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Report to the Nation, 19752004/Espey et al.

2139

TABLE 8 (continued)

Southwest

Ovaryb

4

13.1

13.7

0.95

Pancreas

11

7.9

8.5

0.92

Cervix uteri

10

7.9

7.5

1.06

Thyroid

9

8.4

14.5

0.58

Leukemia

14

6.1

9.4

0.65

Stomach

8

8.8

3.1

2.84

Liver and IBD

15

6.0

2.3

2.61

Myeloma

13

6.1

3.0

2.01

Oral cavity and pharynx

18

2.1

5.9

0.35

Urinary bladder

10.1

Melannoma of the skin

20

1.8

18.5

0.10

Gallbladder

12

6.6

0.9

7.10

Cancer site or typea

AI/AN:NHW

95% CI

0.79–1.14

0.70–1.18

0.83–1.33

d

0.47–0.71

d

0.50–0.84

d

2.18–3.64

d

1.89–3.51

d

1.48–2.66

d

0.21–0.54

d

0.06–0.15

d

5.08–9.68

RR

NHW ratec

AI/AN

Rank

Ratec

Source: Surveillance, Epidemiology, and Ends Results and National Program of Cancer Registries areas are reported by the North American Association of Central Cancer Registries as meeting high-quality data

standards from 1999 through 2004.

CHSDA indicates Indian Health Service (IHS) Contract Health Service Delivery Area; AI/AN, American Indian/Alaska Native; NHW, non-Hispanic white; RR, rate ratio; 95% CI, 95% confidence interval; NOS, not otherwise specified; IBD, intrahepatic bile duct.

a Cancers are sorted in descending order according to sex-specific rates for AI/AN. Greater than 15 cancers may appear to include the top 15 cancers in every IHS region. All sites excludes myelodysplastic syndromes and borderline tumors. Rates are per 100,000 persons and were age-adjusted to the 2000 U.S. standard population (19 age groups, Census p25–1130). The RR was statistically significant (P <.05). Statistic could not be calculated when <16 cases were reported. Years of data and registries used (30 states), 1999–2004: Alabama, Alaska, California, Colorado, Connecticut, Florida, Idaho, Indiana, Iowa, Louisiana, Maine, Massachusetts, Montana, Nebraska, Nevada, New Mexico, New York, North Dakota, Oklahoma, Oregon, Pennsylvania, Rhode Island, South Carolina, Texas, Utah, Washington, Wyoming; 1999–2003: Arizona, Wisconsin; 2000–2004: Michigan. Percent regional coverage of AI/AN CHSDA data to all AI/AN in region: Alaska, 100%; East, 12.2%; North Plains, 38.1%; Pacific Coast, 55.1%; South Plains, 65%; Southwest, 86.1%. b c d

high incomes and education levels.70 The drop in incidence rates over the last several years may be associated in part with the small but significant decline in mammography use.68,70 A decrease in breast cancer incidence attributable to lower mam- mography use would represent an artifact of under- diagnosis or delayed diagnosis and not a true decrease in the rate of invasive breast cancer. Treat- ment of ductal and lobular carcinomas in situ, most of which are identified by screening mammography, also may have contributed to the observed decrease in breast cancer incidence.73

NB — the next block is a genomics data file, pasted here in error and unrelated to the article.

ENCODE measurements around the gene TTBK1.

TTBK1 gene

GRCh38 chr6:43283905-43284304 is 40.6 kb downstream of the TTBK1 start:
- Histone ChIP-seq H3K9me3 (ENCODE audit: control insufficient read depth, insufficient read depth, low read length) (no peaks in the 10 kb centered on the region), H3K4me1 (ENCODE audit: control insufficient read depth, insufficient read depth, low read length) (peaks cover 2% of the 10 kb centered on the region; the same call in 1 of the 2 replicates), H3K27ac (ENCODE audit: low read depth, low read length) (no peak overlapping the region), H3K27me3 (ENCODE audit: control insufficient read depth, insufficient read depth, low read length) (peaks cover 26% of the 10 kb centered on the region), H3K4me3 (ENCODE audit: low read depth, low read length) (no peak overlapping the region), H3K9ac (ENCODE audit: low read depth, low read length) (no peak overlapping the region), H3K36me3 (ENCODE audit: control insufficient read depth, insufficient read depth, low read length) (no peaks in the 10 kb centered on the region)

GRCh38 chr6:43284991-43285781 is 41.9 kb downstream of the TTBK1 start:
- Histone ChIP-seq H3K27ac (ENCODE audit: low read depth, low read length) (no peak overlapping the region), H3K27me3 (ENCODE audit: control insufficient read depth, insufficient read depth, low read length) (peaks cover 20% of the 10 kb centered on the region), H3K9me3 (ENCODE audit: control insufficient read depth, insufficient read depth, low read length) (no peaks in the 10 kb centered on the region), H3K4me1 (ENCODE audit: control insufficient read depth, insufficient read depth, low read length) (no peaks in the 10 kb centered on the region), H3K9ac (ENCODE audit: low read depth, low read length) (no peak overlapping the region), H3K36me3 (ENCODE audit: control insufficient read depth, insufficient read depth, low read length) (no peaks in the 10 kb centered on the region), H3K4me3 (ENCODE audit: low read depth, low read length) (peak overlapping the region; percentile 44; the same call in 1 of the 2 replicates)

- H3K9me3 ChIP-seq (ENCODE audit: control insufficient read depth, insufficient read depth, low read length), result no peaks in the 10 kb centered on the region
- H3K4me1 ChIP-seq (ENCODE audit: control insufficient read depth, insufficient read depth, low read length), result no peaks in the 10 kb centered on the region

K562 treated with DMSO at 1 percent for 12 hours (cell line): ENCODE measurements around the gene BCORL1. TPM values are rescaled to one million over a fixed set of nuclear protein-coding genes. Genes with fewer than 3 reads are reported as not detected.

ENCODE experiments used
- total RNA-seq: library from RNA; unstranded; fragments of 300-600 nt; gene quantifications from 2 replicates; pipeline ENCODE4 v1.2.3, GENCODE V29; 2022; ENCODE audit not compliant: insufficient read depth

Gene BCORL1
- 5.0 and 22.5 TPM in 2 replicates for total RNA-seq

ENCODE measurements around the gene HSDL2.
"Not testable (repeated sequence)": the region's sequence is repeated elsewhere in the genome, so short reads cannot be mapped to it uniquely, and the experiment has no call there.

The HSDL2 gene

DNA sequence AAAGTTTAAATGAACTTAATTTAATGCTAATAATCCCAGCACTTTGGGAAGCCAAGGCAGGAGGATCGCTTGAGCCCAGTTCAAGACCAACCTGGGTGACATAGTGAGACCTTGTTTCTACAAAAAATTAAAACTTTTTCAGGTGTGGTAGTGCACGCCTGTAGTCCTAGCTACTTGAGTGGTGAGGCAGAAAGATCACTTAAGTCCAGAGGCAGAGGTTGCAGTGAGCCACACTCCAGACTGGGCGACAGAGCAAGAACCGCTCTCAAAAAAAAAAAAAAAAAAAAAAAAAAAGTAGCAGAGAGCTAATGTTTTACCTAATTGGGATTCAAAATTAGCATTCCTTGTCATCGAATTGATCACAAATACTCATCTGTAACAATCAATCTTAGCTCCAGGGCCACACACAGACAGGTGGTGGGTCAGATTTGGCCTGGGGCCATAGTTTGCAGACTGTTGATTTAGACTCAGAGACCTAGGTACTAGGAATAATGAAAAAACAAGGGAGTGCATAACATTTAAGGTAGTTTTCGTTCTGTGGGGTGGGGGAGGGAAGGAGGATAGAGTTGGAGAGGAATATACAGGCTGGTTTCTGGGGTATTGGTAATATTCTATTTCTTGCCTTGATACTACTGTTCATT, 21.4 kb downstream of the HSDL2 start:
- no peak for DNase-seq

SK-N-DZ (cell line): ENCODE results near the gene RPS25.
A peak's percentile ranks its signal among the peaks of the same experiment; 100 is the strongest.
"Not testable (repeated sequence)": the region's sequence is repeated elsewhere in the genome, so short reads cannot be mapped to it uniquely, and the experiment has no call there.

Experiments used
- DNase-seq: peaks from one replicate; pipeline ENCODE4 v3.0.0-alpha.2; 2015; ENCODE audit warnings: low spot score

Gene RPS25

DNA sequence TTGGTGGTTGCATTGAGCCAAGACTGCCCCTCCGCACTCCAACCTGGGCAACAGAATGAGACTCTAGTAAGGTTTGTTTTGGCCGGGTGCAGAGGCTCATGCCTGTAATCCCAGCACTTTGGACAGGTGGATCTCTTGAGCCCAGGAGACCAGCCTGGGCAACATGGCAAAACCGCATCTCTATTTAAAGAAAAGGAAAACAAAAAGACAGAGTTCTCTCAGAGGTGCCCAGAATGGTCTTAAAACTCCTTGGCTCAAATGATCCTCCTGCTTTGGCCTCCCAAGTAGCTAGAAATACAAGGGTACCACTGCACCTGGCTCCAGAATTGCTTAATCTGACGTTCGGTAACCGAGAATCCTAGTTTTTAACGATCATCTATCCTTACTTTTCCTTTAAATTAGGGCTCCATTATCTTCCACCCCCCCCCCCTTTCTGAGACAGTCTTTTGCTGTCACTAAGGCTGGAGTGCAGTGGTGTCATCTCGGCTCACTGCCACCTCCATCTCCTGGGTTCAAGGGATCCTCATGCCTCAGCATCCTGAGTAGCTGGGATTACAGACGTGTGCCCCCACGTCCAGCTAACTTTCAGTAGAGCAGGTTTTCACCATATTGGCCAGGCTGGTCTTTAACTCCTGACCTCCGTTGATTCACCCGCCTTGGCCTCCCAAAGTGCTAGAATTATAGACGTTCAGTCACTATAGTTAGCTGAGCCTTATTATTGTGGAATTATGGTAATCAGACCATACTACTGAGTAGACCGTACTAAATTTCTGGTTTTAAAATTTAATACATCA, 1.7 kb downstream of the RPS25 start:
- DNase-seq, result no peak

Recent reports also highlight the contribution from the dramatic decrease in HRT among postmeno- pausal women for the decrease in breast cancer inci- dence rates, primarily in those ages 50 to 69 years, and among women with estrogen receptor-positive tumors, which are dependent on hormones for their growth.69 Follow-up of women in the Women’s Health Initiative may provide valuable answers to the impact of HRT cessation on breast cancer risk or timing and whether the impact can be sustained over time or throughout a woman’s life. Whether the decline in inci-

dence will accelerate the existing mortality decline also needs to be determined.

Because HRT is also a risk factor for ovarian can- cer,74 the decline in breast cancer incidence rates prompted further examination of recent trends in ovarian cancer. Ovarian cancer incidence rates have been declining since the mid-1980s. However, in this study, the rate of decline among white women chan- ged from 1.0% per year during 1995 through 2001 to 3.3% per year during 2001 through 2004. The earlier declines in ovarian cancer incidence rates have been attributed in part to oral contraceptive use,75,76 whereas the most recent downturn, such as that observed in breast cancer, may be related to the abrupt reversal in HRT use.

The incidence of kidney cancer has been rising among men and women since 1975, but death rates have been declining since 1992. Similar incidence patterns are observed in fixed-interval trends for 1995 through 2004 for most racial/ethnic popula- tions. Much of the increase in incidence has been attributed to small tumors77 or tumors diagnosed unexpectedly in patients who undergo diagnostic

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